I think that Inception by Christopher Nolan needs no introduction. However, what may need a brief introduction are few sound design/musical terms that will be used throughout this article. So, here we go, starting with my most favorite – pitch shifting!
Pitch shifting is about changing the pitch of a sound. With pitch shifting we basically detune the sound up or down in semitones (=musical half-steps) or even cents (extremely small finite intervals) (1).
To give a real-world example, try to imagine a fast lift in some skyscraper: When it slows down or accelerates, you’ll hear a change in the pitch of the sound.
Or if you play a musical instrument, particularly keyboard, there might be a pitch wheel located to your left that changes (raises or lowers) the pitch of a note being played.
By the way, there is a great talk by my favorite sound designer Randy Thom, who talks about pitch shifting in SoundWorks Collection sound show: How to Train Your Dragon. If you’re interested in sound design and haven’t seen it yet, I highly recommend it! (Or if you are interested in pitch shifting only, he starts to talk about pitch change at 00:24:00 and gives away one of his secrets btw.)
Reverb is actually pretty tricky to describe/explain. Therefore I think it is best to use an example. Imagine yourself singing in a bathroom and than in a church.
First, you’ll hear your voice, but then it will be followed by sound waves reflected from the surrounding surfaces (=reverb). The type of reverb you’ll hear depends on the type of surface (ceramics tile vs. stone) and space (bathroom vs. church).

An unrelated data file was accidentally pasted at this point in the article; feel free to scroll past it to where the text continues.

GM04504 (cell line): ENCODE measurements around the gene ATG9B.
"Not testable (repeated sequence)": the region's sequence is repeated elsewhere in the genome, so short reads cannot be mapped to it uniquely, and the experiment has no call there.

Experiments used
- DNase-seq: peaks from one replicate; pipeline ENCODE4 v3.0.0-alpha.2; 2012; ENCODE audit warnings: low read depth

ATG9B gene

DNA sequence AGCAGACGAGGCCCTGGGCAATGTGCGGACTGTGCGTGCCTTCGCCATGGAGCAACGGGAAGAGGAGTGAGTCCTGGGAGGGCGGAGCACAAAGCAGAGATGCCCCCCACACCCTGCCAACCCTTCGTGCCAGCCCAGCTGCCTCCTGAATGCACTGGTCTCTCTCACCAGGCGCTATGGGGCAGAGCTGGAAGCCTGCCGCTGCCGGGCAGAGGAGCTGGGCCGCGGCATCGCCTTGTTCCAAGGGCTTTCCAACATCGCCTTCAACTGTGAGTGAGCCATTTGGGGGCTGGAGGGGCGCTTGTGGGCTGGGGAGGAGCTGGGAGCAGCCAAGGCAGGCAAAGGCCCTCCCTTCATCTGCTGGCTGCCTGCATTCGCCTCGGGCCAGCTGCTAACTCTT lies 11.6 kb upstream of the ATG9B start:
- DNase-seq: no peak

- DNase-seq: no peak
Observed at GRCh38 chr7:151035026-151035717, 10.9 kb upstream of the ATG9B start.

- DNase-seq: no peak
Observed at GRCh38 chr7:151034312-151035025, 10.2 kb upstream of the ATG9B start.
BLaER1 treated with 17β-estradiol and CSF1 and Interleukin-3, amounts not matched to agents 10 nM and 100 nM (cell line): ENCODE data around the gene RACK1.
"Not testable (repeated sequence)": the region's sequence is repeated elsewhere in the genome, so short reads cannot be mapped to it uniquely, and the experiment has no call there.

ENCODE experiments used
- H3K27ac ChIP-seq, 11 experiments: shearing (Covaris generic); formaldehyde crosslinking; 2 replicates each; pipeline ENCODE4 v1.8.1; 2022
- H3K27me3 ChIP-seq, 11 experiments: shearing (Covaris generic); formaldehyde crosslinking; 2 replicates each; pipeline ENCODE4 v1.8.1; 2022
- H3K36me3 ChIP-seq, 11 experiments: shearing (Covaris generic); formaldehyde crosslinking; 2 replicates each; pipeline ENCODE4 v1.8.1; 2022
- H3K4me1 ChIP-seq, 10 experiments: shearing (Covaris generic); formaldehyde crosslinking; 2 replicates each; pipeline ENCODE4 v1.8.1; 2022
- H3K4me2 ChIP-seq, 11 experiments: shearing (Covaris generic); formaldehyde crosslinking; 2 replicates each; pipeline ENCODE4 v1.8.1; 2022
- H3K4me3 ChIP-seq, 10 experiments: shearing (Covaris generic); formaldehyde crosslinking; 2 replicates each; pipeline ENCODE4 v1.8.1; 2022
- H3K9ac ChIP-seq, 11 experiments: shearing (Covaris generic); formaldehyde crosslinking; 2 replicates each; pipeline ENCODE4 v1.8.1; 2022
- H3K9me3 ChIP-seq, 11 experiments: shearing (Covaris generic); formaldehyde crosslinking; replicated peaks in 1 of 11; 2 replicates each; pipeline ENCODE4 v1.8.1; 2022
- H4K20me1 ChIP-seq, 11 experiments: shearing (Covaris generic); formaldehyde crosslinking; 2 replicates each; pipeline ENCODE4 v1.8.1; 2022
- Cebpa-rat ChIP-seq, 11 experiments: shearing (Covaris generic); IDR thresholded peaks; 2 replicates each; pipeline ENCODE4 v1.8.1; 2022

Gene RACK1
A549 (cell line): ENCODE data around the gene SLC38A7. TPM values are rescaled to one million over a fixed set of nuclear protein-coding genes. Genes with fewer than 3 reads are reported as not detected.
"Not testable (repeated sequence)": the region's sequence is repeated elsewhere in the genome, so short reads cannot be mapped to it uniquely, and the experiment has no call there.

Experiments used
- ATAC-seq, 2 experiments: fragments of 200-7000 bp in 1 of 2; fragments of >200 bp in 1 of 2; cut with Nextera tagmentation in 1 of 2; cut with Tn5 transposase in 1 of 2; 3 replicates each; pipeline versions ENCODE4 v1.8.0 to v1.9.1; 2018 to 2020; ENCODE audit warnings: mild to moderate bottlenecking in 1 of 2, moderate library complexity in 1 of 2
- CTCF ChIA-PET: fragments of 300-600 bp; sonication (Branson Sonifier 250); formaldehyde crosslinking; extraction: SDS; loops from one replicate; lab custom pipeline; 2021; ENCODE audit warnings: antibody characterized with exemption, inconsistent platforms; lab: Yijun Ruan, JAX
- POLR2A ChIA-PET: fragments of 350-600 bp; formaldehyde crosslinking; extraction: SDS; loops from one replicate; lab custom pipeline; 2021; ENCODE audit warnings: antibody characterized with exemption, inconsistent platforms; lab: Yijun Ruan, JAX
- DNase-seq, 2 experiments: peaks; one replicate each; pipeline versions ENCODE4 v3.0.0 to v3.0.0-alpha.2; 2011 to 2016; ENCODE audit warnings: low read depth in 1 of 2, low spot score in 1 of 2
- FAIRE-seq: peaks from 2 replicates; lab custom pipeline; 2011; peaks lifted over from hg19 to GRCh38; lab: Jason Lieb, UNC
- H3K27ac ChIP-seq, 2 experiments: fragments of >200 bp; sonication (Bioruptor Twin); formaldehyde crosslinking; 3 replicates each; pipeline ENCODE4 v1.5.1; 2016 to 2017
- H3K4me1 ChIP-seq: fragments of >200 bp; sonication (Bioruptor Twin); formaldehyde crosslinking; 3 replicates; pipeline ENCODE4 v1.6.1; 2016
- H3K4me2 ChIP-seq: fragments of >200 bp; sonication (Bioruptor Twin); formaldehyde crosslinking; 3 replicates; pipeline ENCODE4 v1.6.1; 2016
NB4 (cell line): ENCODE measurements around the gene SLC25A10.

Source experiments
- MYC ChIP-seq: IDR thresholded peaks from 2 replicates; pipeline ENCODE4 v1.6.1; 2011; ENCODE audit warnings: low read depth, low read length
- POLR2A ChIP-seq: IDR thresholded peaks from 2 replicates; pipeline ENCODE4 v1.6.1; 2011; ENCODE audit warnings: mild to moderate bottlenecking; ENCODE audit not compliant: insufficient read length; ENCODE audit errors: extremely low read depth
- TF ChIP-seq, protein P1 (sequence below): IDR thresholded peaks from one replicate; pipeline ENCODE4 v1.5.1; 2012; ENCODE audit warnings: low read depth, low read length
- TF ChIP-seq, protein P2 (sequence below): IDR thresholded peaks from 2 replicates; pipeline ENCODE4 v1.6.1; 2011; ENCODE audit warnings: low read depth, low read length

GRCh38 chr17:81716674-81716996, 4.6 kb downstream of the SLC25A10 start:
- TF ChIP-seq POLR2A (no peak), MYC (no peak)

In any case, each place or space has a specific reverb that helps you orient where you are.
Tempo is a musical term that dictates the pace/speed of any musical composition (2). In other words, it dictates how fast or slow should we play the musical composition. The tempo is usually given by BPM (beats per minute) or using words (Largo, Adagio, Allegro, etc.).
Sound bridge can lead us in or out of a scene (3). It connects seamlessly two scenes together by overlapping the sound from one scene to another. Either by overlapping the sound from previous scene to the following scene or by playing the sound from following scene into the previous scene. It is the same as J or L cut technique in editing.
Anyway, the best sound bridge is when the sound not only overlaps, but transforms to something else. That’s pure cinema!
Inception is pretty complex and complicated movie when you watch it for the first time. When I was leaving the theater I had only a rough idea what was and what wasn’t a dream. But at the same time, I knew that this wasn’t a simple mind fu*k and immediately wanted to see the movie again.
The characters travel into various levels of a dream (=dream within a dream within a dream), so especially the first time, it was quite difficult to keep the track where we are. However, sound works as a guide for us, the audience, to help us orient whether we are in a dream and whether we are transitioning from level to level. Here is how the sound cues work:
Change in Pitch
When we transition into another level of a dream, pitch shifting occurs (4). Not all the time, because that would be totally annoying. But in some scenes, when the characters fall asleep and start dreaming (or travel into another level of a dream), there is a change in pitch of surrounding sounds.
When we transition into deeper level, the pitch goes down (and vice versa, when we transition into upper level, the pitch goes up as well.)
Change in Speed